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Investigation of Ultrathin Periodically Ordered Adsorbate Films with Controlled Polymorphism and Induced Surface Reactions
9th Nano Congress for Next Generation
August 01-02, 2016 Manchester, UK

Michael Hietschold

Technische Universitat Chemnitz, Germany

Keynote: J Nanomed Nanotechnol


The investigation of self-assembled periodic adsorbate structures on crystalline substrate surfaces is a classical topic of surface physics which has been dominated for a long time by diffraction techniques. The appearance of scanning probe microscopies �?? especially scanning tunneling microscopy (STM) �?? has opened the fascinating opportunity of direct realspace imaging with atomic or submolecular resolution. At the interface between a solution and a crystalline solid, solute (and sometimes also solvent) molecules may deposit in an ordered manner at the solid substrate surface. In-situ studies of the adsorption pattern created this way are possible by ambient STM with the tip immersed in a deposited solution droplet. As an example, trimesic acid (TMA) molecules solved in alkanoic acids may arrange in open adsorption patterns (chicken wire and flower structures) due to H bonding via carboxylic functional groups. At the liquid-solid interface, such type of polymorphism may be controlled by the nature of the solvent (especially its polarity) as well as the concentration of the solutions which opens access to further novel structures. By a controlled increase of molecular packing density of solutions of TMA in alcohols, even a surface-reaction of TMA with coadsorbed solvent molecules (monoester formation with undecanol) has been observed. Recent investigations concerning substrate temperature during deposition and replacement of trimesic acid by the nonplanar benzene-triphosphonic acid will be discussed also. Another approach is based on the self-assembly of molecules at the crystalline surface in ultra-high vacuum (UHV). Under such �??ideal conditions�?� the local electronic structure at the adsorbatesubstrate interface can be studied in detail by scanning tunneling spectroscopy (STS) offering insight e.g. into highly localized donation-backdonation charge transfer processes. We demonstrate some examples for the adsorption of phthalocyanines and porphyrines on metal surface. As an example, shows a temperature-induced polymerization in a monolayer of brominated Cu-Tetraphenylporphyrin on a Au(111) substrate. Such kind of investigations may open a way to better understanding the conditions of structure formation and control which is permanently encountered in the biotic world and which might become extremely fruitful for future engineering of molecular architectures and devices.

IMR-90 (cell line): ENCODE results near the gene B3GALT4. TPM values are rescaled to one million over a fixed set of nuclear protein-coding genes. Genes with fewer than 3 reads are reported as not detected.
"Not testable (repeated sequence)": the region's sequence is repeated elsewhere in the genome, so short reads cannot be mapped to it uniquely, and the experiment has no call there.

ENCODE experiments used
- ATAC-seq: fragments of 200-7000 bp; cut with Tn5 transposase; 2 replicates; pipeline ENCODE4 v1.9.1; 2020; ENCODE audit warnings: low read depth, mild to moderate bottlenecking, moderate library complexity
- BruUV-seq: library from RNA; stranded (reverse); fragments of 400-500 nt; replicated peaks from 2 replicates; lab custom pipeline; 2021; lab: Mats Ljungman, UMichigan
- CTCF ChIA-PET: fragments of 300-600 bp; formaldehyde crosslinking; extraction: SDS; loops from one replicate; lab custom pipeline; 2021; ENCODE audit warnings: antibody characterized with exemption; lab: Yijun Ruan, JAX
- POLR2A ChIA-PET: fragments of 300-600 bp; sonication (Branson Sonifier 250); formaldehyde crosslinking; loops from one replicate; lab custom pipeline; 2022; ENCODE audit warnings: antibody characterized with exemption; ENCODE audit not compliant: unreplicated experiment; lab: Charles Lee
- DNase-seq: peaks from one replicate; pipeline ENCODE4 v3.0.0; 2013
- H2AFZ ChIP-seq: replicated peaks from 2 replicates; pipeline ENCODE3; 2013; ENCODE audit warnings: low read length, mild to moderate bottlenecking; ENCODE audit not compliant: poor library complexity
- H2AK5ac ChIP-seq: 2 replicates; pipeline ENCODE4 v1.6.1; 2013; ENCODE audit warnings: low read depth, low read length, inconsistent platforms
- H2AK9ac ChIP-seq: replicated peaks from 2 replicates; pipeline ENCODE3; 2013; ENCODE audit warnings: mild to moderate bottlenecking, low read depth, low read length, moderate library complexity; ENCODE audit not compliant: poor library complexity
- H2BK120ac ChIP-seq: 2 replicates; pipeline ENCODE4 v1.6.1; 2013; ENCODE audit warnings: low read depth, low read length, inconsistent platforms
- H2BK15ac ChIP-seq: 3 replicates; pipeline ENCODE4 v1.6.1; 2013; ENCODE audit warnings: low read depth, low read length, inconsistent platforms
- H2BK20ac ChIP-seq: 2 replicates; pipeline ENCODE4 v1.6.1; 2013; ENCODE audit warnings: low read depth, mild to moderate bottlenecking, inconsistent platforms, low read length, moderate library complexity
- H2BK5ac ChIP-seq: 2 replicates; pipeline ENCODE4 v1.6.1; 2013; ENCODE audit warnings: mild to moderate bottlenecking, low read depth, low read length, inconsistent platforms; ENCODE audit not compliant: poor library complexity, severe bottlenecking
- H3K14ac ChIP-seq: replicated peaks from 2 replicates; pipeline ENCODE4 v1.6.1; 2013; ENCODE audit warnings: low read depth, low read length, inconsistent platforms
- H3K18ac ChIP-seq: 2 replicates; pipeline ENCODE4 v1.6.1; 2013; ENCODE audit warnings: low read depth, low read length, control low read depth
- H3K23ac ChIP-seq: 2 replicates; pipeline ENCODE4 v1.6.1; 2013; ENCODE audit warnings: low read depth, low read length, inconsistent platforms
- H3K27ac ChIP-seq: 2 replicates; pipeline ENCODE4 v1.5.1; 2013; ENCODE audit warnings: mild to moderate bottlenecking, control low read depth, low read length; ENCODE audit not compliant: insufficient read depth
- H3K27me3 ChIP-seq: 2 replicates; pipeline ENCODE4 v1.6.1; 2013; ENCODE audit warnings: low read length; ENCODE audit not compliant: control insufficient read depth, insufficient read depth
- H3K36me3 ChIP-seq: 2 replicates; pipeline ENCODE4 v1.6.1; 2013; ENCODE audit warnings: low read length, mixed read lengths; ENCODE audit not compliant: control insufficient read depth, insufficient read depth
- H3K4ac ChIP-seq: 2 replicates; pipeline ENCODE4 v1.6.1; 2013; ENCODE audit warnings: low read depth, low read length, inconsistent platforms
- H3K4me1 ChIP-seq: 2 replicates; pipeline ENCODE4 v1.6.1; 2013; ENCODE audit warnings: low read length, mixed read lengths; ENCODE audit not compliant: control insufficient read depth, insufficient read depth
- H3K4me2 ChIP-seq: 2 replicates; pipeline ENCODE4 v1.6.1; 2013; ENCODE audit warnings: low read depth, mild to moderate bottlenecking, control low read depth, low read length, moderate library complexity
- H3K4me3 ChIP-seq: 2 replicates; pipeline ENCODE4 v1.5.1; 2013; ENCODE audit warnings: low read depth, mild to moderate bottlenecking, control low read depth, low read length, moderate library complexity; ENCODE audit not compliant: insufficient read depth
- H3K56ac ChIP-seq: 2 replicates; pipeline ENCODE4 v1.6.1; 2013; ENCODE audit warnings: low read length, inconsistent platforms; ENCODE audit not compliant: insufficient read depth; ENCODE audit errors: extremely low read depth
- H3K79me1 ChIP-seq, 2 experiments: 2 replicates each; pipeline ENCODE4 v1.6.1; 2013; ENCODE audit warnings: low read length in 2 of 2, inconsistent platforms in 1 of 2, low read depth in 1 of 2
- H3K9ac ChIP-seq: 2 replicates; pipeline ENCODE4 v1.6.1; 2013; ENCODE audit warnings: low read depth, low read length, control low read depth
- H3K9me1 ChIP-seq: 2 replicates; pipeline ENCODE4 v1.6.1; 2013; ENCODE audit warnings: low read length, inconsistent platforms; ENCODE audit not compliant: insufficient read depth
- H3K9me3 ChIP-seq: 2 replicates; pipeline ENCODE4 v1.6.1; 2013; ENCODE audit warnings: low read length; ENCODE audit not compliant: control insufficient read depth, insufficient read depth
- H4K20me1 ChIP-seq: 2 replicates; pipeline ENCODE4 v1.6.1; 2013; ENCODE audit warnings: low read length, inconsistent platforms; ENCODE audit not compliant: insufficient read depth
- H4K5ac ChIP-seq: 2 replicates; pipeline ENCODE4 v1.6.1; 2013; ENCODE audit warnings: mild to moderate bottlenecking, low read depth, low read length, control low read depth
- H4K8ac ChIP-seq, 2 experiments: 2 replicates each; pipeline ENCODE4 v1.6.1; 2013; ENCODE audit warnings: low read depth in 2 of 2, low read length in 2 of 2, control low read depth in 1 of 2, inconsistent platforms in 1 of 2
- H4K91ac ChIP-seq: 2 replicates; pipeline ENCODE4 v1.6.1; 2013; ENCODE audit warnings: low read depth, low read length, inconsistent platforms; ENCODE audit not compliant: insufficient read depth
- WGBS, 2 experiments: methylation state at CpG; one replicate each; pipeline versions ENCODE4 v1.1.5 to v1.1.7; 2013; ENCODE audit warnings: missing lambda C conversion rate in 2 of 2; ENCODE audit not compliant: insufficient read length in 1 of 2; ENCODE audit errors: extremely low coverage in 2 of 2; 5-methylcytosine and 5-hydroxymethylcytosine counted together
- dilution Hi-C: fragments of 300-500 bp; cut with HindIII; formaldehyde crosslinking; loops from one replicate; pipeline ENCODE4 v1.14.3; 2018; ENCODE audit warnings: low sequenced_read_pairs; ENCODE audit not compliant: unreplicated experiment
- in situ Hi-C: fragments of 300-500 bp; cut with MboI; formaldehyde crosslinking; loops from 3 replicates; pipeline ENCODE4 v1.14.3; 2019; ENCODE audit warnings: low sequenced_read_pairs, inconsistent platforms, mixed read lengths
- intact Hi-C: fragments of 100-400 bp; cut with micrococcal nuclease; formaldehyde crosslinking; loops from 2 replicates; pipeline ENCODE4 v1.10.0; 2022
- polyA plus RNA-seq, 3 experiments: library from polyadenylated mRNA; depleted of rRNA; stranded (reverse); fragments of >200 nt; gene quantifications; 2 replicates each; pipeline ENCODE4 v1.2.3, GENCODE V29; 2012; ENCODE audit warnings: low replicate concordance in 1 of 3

Biography :

Prof. Dr. Michael Hietschold studied physics and completed Ph.D. 1976 in theoretical solid state physics at Technical University Dresden, Germany. He was a postdoc at Quantum Theory Group of Moscow State Lomonosov University, Soviet Union. Since 1993, he is a professor for Solid Surfaces Analysis and head of the Electron Microscopy Laboratory at the Institute of Physics, Technische Universität Chemnitz, Germany. His research interests are surface physics, nanophysics and ultramicroscopy. He was a guest professor at the National University Ho Chi Minh City, Vietnam, and also lecturing at Portland State University, Oregon, USA. Since 2008 he is advisor for the National Metals and Materials Technology Center (MTEC), Pathumthani, Thailand. Michael Hietschold is a referee for many international scientific journals and research funding organizations and has published about 250 scientific papers. h-index: 27.

Email: hietschold@physik.tu-chemnitz.de